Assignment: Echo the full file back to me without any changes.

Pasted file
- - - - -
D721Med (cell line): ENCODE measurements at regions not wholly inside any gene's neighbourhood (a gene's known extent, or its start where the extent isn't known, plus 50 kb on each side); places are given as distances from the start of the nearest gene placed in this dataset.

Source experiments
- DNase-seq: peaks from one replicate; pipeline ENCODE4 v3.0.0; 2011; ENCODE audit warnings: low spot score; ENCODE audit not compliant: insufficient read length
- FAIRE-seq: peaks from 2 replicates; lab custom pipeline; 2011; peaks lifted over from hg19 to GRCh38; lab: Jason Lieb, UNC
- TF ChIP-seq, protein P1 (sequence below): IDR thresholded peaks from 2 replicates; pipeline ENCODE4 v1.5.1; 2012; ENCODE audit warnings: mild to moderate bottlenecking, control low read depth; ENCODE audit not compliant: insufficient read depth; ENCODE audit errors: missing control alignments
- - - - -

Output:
D721Med (cell line): ENCODE measurements at regions not wholly inside any gene's neighbourhood (a gene's known extent, or its start where the extent isn't known, plus 50 kb on each side); places are given as distances from the start of the nearest gene placed in this dataset.

Source experiments
- DNase-seq: peaks from one replicate; pipeline ENCODE4 v3.0.0; 2011; ENCODE audit warnings: low spot score; ENCODE audit not compliant: insufficient read length
- FAIRE-seq: peaks from 2 replicates; lab custom pipeline; 2011; peaks lifted over from hg19 to GRCh38; lab: Jason Lieb, UNC
- TF ChIP-seq, protein P1 (sequence below): IDR thresholded peaks from 2 replicates; pipeline ENCODE4 v1.5.1; 2012; ENCODE audit warnings: mild to moderate bottlenecking, control low read depth; ENCODE audit not compliant: insufficient read depth; ENCODE audit errors: missing control alignments